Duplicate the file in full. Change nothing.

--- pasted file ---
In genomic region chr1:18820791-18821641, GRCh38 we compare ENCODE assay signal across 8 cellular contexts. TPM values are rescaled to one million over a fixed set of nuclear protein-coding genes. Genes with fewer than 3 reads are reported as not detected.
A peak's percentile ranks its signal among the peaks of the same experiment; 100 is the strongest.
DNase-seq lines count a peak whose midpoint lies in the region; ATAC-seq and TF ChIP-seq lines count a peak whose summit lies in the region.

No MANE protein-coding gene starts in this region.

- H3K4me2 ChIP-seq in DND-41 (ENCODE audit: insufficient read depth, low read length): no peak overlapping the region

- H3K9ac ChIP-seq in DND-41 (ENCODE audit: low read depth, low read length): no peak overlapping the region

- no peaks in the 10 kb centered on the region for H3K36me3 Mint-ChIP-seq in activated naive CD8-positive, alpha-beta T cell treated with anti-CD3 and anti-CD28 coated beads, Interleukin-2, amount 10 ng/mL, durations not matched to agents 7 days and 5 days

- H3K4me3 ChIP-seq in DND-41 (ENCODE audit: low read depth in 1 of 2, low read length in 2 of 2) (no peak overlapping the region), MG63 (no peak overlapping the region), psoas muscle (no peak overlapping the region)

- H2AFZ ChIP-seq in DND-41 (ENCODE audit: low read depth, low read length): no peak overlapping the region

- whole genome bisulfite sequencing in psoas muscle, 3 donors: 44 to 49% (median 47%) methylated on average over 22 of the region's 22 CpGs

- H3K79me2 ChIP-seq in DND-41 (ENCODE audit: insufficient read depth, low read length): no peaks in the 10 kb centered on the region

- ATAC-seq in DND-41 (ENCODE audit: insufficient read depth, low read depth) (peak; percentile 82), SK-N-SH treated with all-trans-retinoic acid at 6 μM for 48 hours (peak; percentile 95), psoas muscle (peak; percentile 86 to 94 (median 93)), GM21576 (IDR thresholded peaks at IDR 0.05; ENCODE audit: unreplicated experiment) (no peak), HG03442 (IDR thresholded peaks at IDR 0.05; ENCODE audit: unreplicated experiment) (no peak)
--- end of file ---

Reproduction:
In genomic region chr1:18820791-18821641, GRCh38 we compare ENCODE assay signal across 8 cellular contexts. TPM values are rescaled to one million over a fixed set of nuclear protein-coding genes. Genes with fewer than 3 reads are reported as not detected.
A peak's percentile ranks its signal among the peaks of the same experiment; 100 is the strongest.
DNase-seq lines count a peak whose midpoint lies in the region; ATAC-seq and TF ChIP-seq lines count a peak whose summit lies in the region.

No MANE protein-coding gene starts in this region.

- H3K4me2 ChIP-seq in DND-41 (ENCODE audit: insufficient read depth, low read length): no peak overlapping the region

- H3K9ac ChIP-seq in DND-41 (ENCODE audit: low read depth, low read length): no peak overlapping the region

- no peaks in the 10 kb centered on the region for H3K36me3 Mint-ChIP-seq in activated naive CD8-positive, alpha-beta T cell treated with anti-CD3 and anti-CD28 coated beads, Interleukin-2, amount 10 ng/mL, durations not matched to agents 7 days and 5 days

- H3K4me3 ChIP-seq in DND-41 (ENCODE audit: low read depth in 1 of 2, low read length in 2 of 2) (no peak overlapping the region), MG63 (no peak overlapping the region), psoas muscle (no peak overlapping the region)

- H2AFZ ChIP-seq in DND-41 (ENCODE audit: low read depth, low read length): no peak overlapping the region

- whole genome bisulfite sequencing in psoas muscle, 3 donors: 44 to 49% (median 47%) methylated on average over 22 of the region's 22 CpGs

- H3K79me2 ChIP-seq in DND-41 (ENCODE audit: insufficient read depth, low read length): no peaks in the 10 kb centered on the region

- ATAC-seq in DND-41 (ENCODE audit: insufficient read depth, low read depth) (peak; percentile 82), SK-N-SH treated with all-trans-retinoic acid at 6 μM for 48 hours (peak; percentile 95), psoas muscle (peak; percentile 86 to 94 (median 93)), GM21576 (IDR thresholded peaks at IDR 0.05; ENCODE audit: unreplicated experiment) (no peak), HG03442 (IDR thresholded peaks at IDR 0.05; ENCODE audit: unreplicated experiment) (no peak)